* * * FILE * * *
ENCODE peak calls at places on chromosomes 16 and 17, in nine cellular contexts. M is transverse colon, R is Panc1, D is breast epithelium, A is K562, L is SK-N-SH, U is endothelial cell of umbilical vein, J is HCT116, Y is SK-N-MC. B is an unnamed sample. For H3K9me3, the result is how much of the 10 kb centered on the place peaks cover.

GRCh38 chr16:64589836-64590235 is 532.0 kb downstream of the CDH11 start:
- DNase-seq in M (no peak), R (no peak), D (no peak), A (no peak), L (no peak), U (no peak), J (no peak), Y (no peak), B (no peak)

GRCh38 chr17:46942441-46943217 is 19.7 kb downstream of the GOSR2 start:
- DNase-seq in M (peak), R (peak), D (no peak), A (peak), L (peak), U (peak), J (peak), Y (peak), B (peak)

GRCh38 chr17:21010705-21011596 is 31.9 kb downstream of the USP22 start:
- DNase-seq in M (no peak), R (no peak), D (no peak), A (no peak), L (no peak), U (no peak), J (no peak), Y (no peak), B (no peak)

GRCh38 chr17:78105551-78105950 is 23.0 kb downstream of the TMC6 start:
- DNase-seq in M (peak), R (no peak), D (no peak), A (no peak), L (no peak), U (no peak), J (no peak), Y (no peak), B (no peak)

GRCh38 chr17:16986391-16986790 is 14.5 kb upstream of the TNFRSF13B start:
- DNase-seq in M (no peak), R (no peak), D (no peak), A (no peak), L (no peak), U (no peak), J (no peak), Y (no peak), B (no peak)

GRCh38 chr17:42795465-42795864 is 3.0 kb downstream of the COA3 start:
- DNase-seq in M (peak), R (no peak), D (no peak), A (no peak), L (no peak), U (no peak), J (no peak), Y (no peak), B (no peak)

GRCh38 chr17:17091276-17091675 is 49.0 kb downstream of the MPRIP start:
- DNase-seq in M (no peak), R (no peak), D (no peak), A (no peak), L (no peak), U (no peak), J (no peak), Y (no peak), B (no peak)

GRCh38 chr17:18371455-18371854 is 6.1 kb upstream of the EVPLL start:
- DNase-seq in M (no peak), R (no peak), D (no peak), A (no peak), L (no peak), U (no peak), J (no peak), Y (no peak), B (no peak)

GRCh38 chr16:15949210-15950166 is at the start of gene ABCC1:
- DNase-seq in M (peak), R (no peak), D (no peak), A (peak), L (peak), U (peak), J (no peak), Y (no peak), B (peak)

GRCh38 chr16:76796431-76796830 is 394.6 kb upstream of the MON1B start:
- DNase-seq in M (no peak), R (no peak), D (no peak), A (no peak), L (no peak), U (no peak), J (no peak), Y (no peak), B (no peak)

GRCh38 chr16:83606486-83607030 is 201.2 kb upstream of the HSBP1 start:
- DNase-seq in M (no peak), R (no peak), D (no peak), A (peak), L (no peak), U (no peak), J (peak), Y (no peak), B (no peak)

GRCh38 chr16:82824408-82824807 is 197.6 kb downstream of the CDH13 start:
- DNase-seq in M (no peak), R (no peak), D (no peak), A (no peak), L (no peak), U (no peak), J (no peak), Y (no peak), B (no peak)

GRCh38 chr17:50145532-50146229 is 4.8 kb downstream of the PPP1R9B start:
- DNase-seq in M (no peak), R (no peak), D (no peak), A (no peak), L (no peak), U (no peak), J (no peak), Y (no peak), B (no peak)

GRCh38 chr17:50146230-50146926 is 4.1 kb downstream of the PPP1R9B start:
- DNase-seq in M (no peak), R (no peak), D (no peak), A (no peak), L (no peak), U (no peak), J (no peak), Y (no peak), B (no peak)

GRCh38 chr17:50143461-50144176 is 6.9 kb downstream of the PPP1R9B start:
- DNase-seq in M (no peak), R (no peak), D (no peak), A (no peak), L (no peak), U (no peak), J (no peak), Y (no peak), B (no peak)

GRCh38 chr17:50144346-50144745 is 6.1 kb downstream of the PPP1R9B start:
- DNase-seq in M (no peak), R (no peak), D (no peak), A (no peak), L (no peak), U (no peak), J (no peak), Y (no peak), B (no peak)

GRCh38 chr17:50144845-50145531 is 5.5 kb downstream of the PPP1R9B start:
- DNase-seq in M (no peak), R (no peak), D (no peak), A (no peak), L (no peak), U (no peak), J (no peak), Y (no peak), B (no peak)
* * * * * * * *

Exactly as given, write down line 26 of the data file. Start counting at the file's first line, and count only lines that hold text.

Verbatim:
GRCh38 chr17:50145532-50146229 is 4.8 kb downstream of the PPP1R9B start: